A passive investment strategy is one that aims to maximise returns over the long-term by keeping the amount of buying and selling to a minimum. The idea is to replicate a benchmark as opposed to beat it as with active investing and keep fees at a minimum.
According to Vanguard, passive managers generally believe it is difficult to out-think the market, so they try to match the performance of the market (or their chosen sector) as a whole.
Bet passive investment strategy: ETF a core product
An ETF is usually a core product within any passive investment strategy.
Even though ETFs are a form of mutual funds, an ETF trades as a common stock on any stock exchange. The price of an ETF also changes intraday and can be bought at any time in the day. In contrast, mutual funds can only be bought at the end of the day when its net asset value (NAV) is calculated.
An ETF is an investment fund traded on stock changes. Most ETFs track an index, such as stock index or bond index. This could be at the FTSE 100 index of the UK’s biggest 100 companies, for example.
For this reason, a passive investment strategy is frequently called an index fund or a tracker fund.
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The low-cost, widely diversified, passive investment strategy (LCWDPA) is based on the idea that a diversified set of common stacks held at the lowest possible cost will easily yield the market average.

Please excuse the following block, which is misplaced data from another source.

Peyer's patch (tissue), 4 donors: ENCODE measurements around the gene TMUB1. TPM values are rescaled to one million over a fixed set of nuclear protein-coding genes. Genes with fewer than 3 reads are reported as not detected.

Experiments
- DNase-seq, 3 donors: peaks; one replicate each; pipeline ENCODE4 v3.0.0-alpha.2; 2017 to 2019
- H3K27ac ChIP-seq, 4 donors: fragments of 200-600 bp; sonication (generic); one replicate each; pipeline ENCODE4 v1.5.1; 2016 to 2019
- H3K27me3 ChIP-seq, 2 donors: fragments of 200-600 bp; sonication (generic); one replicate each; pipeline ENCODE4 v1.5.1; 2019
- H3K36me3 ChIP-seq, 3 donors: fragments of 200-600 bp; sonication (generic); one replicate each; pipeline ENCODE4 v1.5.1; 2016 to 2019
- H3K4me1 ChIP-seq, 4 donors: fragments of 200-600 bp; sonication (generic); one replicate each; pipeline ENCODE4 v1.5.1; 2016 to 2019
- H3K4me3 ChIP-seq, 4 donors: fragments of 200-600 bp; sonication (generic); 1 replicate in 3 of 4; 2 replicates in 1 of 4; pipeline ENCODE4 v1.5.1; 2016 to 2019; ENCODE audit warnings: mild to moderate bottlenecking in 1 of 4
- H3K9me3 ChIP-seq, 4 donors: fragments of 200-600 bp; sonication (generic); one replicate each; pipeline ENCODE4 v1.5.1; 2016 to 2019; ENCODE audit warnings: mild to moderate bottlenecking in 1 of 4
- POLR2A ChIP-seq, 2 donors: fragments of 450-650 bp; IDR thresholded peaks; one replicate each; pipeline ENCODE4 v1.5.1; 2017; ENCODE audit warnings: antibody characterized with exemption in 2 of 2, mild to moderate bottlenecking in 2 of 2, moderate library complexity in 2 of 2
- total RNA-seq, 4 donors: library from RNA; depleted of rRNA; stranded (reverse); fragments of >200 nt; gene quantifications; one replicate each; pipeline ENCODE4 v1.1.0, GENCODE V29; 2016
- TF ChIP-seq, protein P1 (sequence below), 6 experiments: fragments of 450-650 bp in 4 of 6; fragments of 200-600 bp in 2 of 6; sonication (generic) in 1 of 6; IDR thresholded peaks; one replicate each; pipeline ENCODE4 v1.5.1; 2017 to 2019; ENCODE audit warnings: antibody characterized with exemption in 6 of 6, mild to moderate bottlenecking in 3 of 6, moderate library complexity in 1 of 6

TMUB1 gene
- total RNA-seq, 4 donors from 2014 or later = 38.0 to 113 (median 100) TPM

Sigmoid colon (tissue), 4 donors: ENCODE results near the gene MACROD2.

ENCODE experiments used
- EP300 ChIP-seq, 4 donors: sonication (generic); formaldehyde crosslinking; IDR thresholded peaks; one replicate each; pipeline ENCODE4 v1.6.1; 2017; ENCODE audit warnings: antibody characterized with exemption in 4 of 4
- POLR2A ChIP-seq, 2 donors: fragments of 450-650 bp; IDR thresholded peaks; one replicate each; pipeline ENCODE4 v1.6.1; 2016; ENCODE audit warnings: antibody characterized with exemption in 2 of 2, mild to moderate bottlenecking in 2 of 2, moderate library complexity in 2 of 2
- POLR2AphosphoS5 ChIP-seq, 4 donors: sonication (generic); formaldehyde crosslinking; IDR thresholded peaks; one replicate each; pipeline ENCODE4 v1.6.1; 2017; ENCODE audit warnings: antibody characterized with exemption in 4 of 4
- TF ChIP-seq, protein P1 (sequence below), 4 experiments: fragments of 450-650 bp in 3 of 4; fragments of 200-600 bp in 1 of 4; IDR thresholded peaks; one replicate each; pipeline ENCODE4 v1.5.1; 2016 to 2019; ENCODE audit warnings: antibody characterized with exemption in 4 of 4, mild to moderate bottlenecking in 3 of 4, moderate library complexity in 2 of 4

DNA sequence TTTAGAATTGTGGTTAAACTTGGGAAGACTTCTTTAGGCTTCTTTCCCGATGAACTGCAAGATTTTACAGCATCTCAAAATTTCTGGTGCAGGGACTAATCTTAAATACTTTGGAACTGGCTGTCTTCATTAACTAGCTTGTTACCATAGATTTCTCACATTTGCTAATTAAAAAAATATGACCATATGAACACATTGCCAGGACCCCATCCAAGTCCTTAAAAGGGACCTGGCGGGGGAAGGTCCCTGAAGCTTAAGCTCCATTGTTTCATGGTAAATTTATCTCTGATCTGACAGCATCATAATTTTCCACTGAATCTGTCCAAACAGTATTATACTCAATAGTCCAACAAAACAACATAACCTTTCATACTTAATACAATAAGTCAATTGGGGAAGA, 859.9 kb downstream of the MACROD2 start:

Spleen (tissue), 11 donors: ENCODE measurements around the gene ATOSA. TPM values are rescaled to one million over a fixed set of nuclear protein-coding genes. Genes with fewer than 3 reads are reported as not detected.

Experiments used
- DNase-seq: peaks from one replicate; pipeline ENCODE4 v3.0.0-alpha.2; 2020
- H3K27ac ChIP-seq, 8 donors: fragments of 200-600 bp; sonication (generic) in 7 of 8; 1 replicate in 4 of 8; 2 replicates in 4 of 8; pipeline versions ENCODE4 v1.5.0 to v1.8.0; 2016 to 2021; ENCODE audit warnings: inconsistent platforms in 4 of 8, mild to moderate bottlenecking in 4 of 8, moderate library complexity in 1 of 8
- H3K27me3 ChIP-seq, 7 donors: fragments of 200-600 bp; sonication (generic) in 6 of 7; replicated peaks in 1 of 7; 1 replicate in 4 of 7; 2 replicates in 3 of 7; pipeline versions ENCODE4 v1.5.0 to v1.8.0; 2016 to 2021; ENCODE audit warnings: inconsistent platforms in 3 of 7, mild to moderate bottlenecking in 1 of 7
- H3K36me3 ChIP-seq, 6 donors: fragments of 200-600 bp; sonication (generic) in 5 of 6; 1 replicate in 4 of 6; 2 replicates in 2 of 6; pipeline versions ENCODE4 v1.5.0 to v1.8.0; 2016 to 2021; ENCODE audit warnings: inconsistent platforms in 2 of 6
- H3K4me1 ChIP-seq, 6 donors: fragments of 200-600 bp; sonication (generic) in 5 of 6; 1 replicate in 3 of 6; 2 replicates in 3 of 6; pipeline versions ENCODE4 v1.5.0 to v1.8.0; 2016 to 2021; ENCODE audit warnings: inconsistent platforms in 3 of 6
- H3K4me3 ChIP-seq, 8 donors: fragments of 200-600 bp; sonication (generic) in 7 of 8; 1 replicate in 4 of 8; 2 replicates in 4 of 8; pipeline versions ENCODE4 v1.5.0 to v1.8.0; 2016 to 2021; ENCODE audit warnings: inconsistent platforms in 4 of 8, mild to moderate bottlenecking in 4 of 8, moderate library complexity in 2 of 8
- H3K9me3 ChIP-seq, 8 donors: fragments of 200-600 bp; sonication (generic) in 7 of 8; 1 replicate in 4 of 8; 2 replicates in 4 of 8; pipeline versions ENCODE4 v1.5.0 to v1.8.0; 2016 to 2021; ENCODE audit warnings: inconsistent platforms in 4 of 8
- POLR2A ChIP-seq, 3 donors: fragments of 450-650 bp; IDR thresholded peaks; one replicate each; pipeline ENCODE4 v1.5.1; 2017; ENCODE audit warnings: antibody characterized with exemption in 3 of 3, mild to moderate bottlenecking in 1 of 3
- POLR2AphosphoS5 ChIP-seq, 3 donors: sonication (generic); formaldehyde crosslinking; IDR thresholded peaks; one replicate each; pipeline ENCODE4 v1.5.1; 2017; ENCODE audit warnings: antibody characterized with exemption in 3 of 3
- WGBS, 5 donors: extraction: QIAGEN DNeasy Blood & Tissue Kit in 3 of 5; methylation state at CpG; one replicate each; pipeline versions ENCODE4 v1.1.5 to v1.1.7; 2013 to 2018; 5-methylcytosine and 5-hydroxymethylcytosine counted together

The LCWDPA passive investment strategy usually calls for:
- Buying a large collection of good, long-term holdings, balanced across multiple industries, sectors, market capitalisation sizes and even countries
- Never selling these holdings under almost any condition, no matter how distressed they appear
- Regularly buying more, and injecting more cash into a brokerage account
- Keeping costs to a minimum
Cost is another big reason, why several wealth managers and market participants favour a passive investment strategy over active investment strategies. This is because there is no need to research companies or bonds, and transaction costs are reduced because securities are bought and sold significantly less.